Empowering Women One Punch at a Time
Action movies normally fall prey to the same fate — so many events have to take place that the story suffers in the long run. You will get a tiny story nugget followed by a car chase, an explosion, or a grand fight scene that introduces a new nugget and continues the circle until your brain feels insulted. Haywire is no different in this regard.
Mallory Kane (Gina Carano) works for the U.S. government, she frees a journalist who the U.S. government did not want to be freed, the government double crosses her, and then Mallory seeks revenge. Yes, Mallory goes after all of the individuals involved in the betrayal and starts a killing spree involving headlocks, mid-air tackles, and aggressive kicks to the face. Audiences can predict where the story is going to go after the first 15 minutes, however, it does have a slightly unusual way of portraying the action. Where the typical blasting musical score would accentuate the mindless fight scenes, in “Haywire” there is a great deal of silence. By eliminating the music, the fights feel real and are downright brutal. By letting the action roll in longer, drawn out shots, director Steven Soderbergh has created a 93-minute movie of which half is like watching a UFC match. (If it’s your cup of tea, then it’s the most ass kicking tea you will see in awhile). Instead of the choreographed dancing sessions where most of the punches and kicks are blocked, audiences are treated to seeing the hero get hot coffee thrown in her face and having her head shoved into a television. Unwillingly of course, because otherwise that would be silly.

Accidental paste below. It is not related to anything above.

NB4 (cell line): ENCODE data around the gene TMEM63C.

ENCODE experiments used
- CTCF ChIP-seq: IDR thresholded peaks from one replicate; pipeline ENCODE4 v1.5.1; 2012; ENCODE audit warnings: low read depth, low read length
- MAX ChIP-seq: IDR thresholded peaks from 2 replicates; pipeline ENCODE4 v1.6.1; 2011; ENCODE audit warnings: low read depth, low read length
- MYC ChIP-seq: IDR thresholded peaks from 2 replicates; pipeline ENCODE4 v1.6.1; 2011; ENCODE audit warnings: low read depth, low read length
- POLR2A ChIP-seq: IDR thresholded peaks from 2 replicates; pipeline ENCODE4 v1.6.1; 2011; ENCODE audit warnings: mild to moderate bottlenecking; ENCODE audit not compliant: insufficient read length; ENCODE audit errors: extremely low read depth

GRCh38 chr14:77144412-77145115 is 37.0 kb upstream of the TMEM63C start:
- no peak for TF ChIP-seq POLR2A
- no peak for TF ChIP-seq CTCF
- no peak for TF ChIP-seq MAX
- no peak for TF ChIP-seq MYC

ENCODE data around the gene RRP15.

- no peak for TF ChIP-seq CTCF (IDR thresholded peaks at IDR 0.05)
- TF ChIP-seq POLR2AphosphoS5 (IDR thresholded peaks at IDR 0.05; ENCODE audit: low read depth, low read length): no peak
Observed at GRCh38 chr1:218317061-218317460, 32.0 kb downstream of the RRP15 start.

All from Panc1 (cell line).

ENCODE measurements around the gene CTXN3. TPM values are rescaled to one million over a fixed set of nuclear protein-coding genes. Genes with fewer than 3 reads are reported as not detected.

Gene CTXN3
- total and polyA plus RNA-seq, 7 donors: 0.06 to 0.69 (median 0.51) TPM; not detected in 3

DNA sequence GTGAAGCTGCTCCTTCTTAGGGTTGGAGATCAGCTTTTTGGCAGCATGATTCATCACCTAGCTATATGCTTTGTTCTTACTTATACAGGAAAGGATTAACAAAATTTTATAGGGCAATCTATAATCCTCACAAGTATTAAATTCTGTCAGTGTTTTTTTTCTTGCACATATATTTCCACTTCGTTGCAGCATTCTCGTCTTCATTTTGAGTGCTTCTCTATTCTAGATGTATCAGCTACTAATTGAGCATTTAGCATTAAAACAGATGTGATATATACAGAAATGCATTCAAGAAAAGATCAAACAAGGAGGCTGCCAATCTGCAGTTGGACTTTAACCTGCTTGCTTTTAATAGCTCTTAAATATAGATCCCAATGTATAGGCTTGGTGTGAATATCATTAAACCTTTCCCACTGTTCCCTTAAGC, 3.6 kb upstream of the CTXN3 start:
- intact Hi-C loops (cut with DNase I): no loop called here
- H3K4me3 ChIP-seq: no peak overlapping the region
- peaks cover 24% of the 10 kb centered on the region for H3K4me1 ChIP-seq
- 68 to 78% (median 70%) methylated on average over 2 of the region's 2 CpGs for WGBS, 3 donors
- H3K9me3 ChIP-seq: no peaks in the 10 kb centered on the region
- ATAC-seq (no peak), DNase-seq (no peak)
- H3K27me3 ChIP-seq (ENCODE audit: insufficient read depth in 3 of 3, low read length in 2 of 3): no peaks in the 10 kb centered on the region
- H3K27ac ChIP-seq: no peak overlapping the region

Mallory is your female Rambo who is seems to be only capable of killing men and displaying an expressionless dead stare, but out of the slew of January action films, Haywire is the most interesting when compared to the likes of Man on a Ledge or Contraband. However, it still falls flat. Without the usual shaky cam or rapid cuts to hide actors who couldn’t really fight to save their lives, fans of the action genre may feel awkward at times, but they should still see this movie. Females who are also tired of women heroes with size zero waists who cry about broken nails and failed former relationships may also enjoy the empowering story of Mallory. You know, like a LifeTime movie — one that is rated R and doesn’t have commercials for certain hygiene products. But for those looking for a deeper experience with diverse characters or a compelling story, they will not find that here.
Matt the Movie Analyst’s final verdict: 5/10